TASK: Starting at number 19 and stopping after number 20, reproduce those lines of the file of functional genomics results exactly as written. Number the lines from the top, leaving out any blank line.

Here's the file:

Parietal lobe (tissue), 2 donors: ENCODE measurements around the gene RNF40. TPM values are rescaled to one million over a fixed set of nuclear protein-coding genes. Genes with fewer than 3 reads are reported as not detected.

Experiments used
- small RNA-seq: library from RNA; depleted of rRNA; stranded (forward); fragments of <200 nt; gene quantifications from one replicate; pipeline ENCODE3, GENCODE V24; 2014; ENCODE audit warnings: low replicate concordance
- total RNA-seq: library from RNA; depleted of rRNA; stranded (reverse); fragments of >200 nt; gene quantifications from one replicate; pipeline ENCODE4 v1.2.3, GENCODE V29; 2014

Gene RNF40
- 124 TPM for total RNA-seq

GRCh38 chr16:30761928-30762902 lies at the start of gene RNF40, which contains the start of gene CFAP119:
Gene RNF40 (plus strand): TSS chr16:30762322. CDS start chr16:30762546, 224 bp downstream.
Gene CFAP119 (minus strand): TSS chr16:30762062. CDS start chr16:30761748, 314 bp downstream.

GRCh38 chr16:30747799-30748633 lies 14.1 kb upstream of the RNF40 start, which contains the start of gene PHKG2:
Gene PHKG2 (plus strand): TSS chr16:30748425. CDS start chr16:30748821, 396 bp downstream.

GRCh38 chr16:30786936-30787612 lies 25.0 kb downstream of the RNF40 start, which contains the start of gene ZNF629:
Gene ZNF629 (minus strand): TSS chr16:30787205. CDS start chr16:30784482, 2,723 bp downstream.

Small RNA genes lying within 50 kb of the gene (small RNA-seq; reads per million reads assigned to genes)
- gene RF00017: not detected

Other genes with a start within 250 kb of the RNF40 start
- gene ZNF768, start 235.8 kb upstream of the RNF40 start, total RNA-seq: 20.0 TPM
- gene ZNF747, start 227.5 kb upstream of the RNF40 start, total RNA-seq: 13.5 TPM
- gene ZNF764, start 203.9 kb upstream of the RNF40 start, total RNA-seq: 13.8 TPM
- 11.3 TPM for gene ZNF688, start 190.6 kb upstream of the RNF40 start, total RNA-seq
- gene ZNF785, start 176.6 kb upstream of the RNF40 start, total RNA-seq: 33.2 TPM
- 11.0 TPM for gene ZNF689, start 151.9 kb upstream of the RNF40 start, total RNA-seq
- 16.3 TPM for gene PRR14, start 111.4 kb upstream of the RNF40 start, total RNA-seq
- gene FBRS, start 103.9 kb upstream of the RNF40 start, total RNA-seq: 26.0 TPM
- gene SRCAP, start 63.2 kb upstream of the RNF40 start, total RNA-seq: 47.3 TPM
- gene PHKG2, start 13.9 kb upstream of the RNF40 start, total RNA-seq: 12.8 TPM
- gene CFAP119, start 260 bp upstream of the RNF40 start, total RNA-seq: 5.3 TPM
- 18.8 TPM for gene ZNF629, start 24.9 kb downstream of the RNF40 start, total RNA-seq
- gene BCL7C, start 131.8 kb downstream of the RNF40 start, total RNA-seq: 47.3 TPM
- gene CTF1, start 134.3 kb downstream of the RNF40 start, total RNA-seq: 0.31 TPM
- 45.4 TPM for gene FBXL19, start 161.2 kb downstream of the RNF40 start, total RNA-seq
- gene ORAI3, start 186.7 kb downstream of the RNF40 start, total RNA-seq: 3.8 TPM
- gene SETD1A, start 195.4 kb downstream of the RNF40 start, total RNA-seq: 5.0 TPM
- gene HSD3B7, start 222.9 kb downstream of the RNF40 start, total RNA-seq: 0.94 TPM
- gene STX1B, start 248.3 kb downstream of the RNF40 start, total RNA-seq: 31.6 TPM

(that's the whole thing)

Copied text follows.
- gene ZNF764, start 203.9 kb upstream of the RNF40 start, total RNA-seq: 13.8 TPM
- 11.3 TPM for gene ZNF688, start 190.6 kb upstream of the RNF40 start, total RNA-seq